So, you’ve been told to work from home for the first time. And you’ve read a few blog posts about how to be productive. Meh, most of that advice might not be right for you. As someone who has worked from home since 2002, I’m here to tell you that you are not likely to be terrifically productive right away.

There is a pandemic going on out there and it’s not “business as usual” for your colleagues or anyone else you interact with. My team was hired with the expectation of remote work, and has carefully selected tools and technology, and fine tuned work flows, and it’s not business as usual for us either.

You might have access to most of your files, but not all of them. You might have most of your normal IT security in place, but maybe not all of it. And your home might be a sub-optimal environment for doing your kind of work (making calls, meeting people, collaborating with colleagues, thinking….).

You might have some idea of what you should be doing for work right now, but we all know that plan will change hourly or at least daily for a long time. We all realize that no organization is “going back to normal.” We’re going to end up somewhere entirely new a year or two from now. You’ll hear advice about the best ways to do remote work. Eh, I’m not so sure. Your mileage may vary. Optimizing your productivity for the world of 2019 is not going to be super helpful.

First things first: Focus on getting access to the information you need, find ways to keep your data and communications secure, and find the simplest, most reliable, least intrusive ways to connect with … everyone and everything.

For example:

Video conferencing: In our company, we have 5 or 6 video conferencing tools. For the most part, we use the phone. It works. It’s simple. And most humans know how to use it. (Who wants to clean their workspace, and take a shower and try to look presentable if it’s just an internal call?)

Standardizing tools: We don’t standardize everything. We have multiple ways to share information, so each of our teams uses what they prefer. One team collaborates using Google Suite (Sheets mostly), other teams use Office 365 and OneNote. I do think your file storage should be secure and standard. We already have a file sharing system (because Sharepoint was not friendly enough for us) and you probably do too (at the office). Hopefully your office system works at home.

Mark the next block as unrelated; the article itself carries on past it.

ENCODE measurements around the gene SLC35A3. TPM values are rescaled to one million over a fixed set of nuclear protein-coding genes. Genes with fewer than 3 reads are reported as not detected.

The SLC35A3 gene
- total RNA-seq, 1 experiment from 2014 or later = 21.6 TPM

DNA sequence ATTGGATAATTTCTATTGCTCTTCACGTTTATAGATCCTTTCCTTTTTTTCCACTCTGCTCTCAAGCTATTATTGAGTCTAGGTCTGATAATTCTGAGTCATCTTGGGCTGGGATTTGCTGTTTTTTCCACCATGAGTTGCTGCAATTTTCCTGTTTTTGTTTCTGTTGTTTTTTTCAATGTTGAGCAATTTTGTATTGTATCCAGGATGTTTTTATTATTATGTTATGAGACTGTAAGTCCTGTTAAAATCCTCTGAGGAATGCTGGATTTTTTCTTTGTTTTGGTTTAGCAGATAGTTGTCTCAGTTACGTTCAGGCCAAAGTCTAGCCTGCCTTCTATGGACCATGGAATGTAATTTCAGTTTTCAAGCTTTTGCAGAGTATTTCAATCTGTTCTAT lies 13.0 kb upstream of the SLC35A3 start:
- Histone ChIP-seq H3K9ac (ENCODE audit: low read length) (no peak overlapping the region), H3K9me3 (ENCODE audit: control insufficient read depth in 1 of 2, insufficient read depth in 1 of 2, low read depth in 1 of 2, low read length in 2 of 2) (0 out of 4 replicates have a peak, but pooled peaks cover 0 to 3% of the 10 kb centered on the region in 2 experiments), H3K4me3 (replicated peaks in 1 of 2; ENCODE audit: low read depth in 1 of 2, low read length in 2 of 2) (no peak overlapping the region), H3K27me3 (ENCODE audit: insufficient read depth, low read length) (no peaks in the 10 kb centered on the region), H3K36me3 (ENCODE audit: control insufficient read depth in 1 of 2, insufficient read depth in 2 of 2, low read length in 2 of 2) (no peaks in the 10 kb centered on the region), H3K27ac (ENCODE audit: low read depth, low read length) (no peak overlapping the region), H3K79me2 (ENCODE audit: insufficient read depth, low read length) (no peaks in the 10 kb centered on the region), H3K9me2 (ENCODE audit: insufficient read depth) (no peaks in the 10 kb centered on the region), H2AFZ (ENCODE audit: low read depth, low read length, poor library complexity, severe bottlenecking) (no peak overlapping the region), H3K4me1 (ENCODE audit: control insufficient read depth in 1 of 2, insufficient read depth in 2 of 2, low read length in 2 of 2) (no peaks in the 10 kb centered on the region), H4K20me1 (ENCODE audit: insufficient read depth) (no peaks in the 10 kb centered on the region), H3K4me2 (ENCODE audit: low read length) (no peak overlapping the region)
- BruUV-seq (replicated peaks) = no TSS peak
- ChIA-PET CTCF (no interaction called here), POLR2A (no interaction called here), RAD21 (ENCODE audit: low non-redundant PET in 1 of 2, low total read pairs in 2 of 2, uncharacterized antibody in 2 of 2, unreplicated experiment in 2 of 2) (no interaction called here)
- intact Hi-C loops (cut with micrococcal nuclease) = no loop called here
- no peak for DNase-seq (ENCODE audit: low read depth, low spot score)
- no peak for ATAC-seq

Communications: We work hard to share information transparently, but to avoid spamming each other with constant email interruptions. Email is shockingly inefficient when you look at it (really? everyone you copy has to read the email, and then decide whether to respond to it, delete it, or keep it and decide where to file it. And when you share a document via email, now you have multiple copies of it floating in everyone’s inbox. NO THANK YOU). Most of our conversations are either in a channel in MS Teams (for stuff we want to remember) or in a chat (for stuff we don’t need to refer back to). The stuff we keep can be found, and our responses can be a simple “thumbs up.” Our files all exist in one and only one place, with robust security and backups. (And yes, we have naming conventions.) It’s a pain to set up, but once it’s there, nobody wonders where to find the latest copy of the TPS cover page.

Daily structure: Some of my colleagues have a pretty solid structure to their days; others do not. One thing we hold open across all our calendars is “Huddle” time. (It’s kind of like a professor holding specific office hours.) So if we need to get on someone’s calendar, it’s easy to find a time without interrupting them. We really discourage on the fly phone calls or spontaneous meetings…interruptions are the bane of thinking and productivity.

Getting dressed for work: Nobody on our team thinks we should “dress for work” although lots of people who write about remote work think that getting dressed up for work helps put them in the right frame of mind. Some people on our team choose to work in PJ’s and bunny slippers, but ain’t nobody gets dressed nicely enough to do more than walk the dog.

Self care: Lately, I’m really encouraging our people to get more sleep, sun, and exercise. (Whenever possible as they balance new family demands.) We’ve always been very flexible with work schedules but very strict with client deadlines and producing impeccable client deliverables. We’re not going to change our high standards for client interactions, but we’re carefully reducing everyone’s workload right now. We know our team will not be as productive with more family members in the house, and with spending 2-3 hours a day washing our hands.

It takes about a year to really train a family how to deal with remote work happening in the house. I know we’re going to have new background noise and distractions because a home has different expectations than an office.

Check ins with colleagues: As I see it, if you routinely interact with people over the phone, or in a chat, or (heaven forbid) over email, you don’t really need to video chat also. Hey knock yourself out if that’s a preference for you, but don’t feel like you are doing remote work wrong if you don’t.

In summary, ignore all blog posts (including this one), and don’t worry if you are doing remote work “wrong.” Eventually you’ll find your own way to do remote work.